Those of you who follow me on Twitter or Instagram will likely have noticed that I spent January taking on the RED January challenge for Mind. The challenge is quite simple — run or do some other exercise every day throughout January — and I decided to take it most literally and committed to running at least a mile every day for the month. On top of that I also signed up for a challenge from Running Colchester, my local running group, to aim for running 100 miles in January.
Jumping to the end, I can tell you that I managed both goals, both running on every day this January and getting up to a total of 106 miles for the month while doing it. I’m not going to go through and detail all of the runs, but if you’re into that, you can see them all on Strava. There were 32 different runs in total (I did the Parkrun double on New Year’s Day) with the shortest being just over a mile, the longest one over six miles. None of them were particularly fast, aside from managing to set a new personal best for Felixstowe Parkrun at the start of the month, and perhaps unsurprisingly I think I got slower as the month went on. Total time exercising for the month was about 24 hours, which includes a few swims, but you can work out from that I’m not a particularly speedy runner.
The one big positive I’ve got from this is that regular exercise is definitely good for my mental health. Getting out running has helped me feel more positive and focused, and even on days when it’s felt like a real drag to get myself out there and running, I’ve felt a lot better when I’ve completed the running for the day. I’ve got more work done, and feel like I’ve got a lot more ideas coming through.
This isn’t something new, though. I’ve known regular exercise makes me feel better for ages, but what’s been interesting is that it still applies even when I’m out running every day, not just a couple of times a week. The boost from it can be cumulative and it doesn’t drop off when running becomes a routine thing. There were some days when trying to fit the running in was a bit stressful (like Tuesday, when Greater Anglia delays meant I was pretty late getting home) but it was worth it when I did it.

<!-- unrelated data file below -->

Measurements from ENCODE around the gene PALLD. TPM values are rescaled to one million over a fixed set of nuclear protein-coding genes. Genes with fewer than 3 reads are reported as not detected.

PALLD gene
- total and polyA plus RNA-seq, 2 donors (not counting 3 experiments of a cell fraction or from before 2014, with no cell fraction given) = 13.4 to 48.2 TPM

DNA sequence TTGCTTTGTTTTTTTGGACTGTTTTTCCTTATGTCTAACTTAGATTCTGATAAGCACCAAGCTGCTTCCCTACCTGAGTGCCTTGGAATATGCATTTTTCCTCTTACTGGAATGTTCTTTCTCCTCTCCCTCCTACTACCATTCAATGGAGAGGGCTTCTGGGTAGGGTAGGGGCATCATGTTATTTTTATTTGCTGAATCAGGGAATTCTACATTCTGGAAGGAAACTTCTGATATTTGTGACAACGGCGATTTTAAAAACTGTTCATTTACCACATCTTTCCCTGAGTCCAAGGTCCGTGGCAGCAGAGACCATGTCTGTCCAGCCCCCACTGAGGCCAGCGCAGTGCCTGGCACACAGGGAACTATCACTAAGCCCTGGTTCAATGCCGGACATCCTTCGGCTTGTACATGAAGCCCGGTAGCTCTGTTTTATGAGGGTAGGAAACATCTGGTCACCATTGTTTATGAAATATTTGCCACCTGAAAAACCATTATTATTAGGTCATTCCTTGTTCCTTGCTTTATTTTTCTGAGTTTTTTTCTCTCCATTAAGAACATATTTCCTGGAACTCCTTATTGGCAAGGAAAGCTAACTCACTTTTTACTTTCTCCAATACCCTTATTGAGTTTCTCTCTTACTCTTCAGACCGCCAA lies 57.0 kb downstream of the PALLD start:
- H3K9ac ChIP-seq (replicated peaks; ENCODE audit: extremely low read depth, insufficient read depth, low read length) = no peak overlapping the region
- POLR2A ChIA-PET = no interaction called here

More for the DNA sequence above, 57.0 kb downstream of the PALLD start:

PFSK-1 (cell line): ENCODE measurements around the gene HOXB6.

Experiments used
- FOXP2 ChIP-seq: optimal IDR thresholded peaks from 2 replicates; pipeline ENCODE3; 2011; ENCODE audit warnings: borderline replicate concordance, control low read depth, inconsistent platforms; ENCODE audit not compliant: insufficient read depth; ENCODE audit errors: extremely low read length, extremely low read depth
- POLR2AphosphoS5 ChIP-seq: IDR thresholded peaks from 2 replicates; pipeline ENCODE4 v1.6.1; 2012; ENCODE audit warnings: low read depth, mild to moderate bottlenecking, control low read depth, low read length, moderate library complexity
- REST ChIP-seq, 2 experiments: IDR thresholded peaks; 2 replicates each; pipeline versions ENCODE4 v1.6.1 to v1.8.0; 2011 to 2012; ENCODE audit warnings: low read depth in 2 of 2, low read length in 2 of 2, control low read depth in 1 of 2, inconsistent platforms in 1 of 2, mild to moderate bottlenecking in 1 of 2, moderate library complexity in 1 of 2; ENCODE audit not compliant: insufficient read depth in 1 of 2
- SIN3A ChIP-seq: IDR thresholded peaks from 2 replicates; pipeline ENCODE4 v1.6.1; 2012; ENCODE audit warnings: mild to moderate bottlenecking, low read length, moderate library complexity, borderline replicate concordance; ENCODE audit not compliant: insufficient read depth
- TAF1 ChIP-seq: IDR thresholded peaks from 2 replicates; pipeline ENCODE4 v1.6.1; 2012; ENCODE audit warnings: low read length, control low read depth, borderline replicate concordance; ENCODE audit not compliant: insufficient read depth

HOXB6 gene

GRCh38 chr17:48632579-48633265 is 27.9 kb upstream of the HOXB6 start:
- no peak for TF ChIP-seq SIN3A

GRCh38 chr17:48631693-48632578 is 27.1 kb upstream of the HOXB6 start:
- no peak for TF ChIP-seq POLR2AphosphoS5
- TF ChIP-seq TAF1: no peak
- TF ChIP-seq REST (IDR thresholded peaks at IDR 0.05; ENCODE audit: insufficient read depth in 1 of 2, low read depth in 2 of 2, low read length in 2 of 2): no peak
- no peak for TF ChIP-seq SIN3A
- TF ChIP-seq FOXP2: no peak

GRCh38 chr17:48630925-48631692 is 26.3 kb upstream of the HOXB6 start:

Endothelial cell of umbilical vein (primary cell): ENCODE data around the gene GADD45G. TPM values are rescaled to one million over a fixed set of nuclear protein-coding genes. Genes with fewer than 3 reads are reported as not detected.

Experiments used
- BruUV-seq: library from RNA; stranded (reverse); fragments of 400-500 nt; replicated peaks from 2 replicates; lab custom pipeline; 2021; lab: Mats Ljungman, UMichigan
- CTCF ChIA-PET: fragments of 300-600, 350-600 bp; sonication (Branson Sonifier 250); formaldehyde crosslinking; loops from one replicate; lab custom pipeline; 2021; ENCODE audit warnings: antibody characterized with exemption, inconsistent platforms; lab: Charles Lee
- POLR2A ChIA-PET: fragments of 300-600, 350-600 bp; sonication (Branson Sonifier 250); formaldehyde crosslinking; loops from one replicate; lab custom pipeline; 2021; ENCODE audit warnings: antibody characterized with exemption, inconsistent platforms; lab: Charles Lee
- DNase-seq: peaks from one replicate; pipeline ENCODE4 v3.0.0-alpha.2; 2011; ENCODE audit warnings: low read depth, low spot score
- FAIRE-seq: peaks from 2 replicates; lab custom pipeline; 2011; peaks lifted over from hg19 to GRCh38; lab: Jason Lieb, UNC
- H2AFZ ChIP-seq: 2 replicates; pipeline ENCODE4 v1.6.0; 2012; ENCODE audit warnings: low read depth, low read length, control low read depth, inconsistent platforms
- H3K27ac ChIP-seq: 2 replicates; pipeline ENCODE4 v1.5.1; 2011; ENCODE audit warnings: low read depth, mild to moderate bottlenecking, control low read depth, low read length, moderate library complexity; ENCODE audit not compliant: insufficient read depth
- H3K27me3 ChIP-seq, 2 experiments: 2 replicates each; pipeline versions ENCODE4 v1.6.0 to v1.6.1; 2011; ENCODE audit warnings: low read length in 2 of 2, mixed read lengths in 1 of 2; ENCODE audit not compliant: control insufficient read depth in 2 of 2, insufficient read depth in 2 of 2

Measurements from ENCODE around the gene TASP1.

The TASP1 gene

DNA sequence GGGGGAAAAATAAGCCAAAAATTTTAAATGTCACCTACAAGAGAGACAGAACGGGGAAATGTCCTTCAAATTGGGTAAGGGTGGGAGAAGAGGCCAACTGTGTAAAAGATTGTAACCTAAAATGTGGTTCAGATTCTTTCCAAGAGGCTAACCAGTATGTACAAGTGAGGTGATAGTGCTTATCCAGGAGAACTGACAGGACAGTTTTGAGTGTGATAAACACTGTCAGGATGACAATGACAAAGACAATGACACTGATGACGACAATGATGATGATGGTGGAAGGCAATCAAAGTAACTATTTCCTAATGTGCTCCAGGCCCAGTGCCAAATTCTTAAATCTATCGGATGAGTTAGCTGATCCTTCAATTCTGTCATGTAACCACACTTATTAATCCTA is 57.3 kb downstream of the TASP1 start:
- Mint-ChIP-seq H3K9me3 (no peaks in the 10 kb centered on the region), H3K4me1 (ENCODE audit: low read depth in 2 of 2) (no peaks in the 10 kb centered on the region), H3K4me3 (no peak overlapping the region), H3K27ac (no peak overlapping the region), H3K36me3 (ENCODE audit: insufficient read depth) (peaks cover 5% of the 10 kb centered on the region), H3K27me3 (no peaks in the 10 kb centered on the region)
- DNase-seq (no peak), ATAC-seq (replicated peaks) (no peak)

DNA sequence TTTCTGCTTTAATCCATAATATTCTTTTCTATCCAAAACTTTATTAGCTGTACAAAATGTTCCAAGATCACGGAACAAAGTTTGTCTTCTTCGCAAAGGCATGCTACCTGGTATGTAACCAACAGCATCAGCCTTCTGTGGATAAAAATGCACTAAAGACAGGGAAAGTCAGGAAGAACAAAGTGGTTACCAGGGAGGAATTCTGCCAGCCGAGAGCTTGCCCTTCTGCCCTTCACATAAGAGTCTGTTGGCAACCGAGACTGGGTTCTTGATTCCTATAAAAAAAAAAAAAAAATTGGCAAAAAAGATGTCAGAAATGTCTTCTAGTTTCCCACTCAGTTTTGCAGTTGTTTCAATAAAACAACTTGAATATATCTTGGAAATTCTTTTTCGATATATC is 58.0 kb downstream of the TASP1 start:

Physically, the main lesson I got from it was the importance of recovery when you’re doing extended periods of training. I was doing large amounts of mileage last year when I was training for the marathon, but that didn’t usually involve several consecutive days of exercise. Even though I wasn’t doing extremes — no really long distances, no sprints or interval training — that sort of exercise does eventually take the energy out of your system. I wasn’t excessively stiff or sore, but after a couple of weeks of running every day my legs were feeling pretty heavy whenever I went out for a run. What I also noticed was that when I had a slightly longer break between runs — say running in the afternoon or evening after a morning run before — my legs felt fresher from just having had a few hours more rest, and when the gap was shorter, say when I was doing the morning run after an evening run the day before, I was even heavier legged than before. I’m looking forward to having a few days off now to see how I’m running after a break.
I didn’t want to set up a Justgiving page or anything like that — if you do want to give, then you can click here to donate to Mind — but I tried to give myself some sort of routine to keep me going. So, I did videos of myself after every run (you can see them here), and made sure I posted about each run to various social media, just to give myself some kind of viewing gallery to keep me honest and keep me going. And while there weren’t many people watching them, the videos were good for me in thinking through how the runs were going and making me think about why I was doing them and what I was getting out of them.
It also changed a bit about the way I run, which I think I’ll try to keep up. Normally, I set out from home, do my run and keep going until I get back to the front door. This month, I’ve generally been stopping running a little bit away from home to take a picture and record a video, just because the park at the end of the road is a nicer backdrop than anything in my house. But, doing this has meant I walked for a few minutes at the end of each run, and that helped me cool down, relax and stretch out my legs a little, so I wasn’t dripping sweat all over the house every time I got in after a run. (And one thing I won’t miss about this month is all the washing I’ve had to do…)
In the end, it’s been an interesting challenge. I don’t feel like I’ve been pushed to the limit in doing it, and I definitely feel better for doing it at the end of the month. I’m not tracking my weight, but I feel slimmer and lighter after it all, and the stats I get from my watch suggest that my resting heart rate has dropped a little and it’s not getting as high when I run, so it’s been positive. But, I’m also glad it’s over because I do need some days when I’m not running and want some lightness back in my legs again. Well, more than I have right now, I’m not expecting to ballet dance any time soon.
And now it’s time to focus on Colchester half marathon training…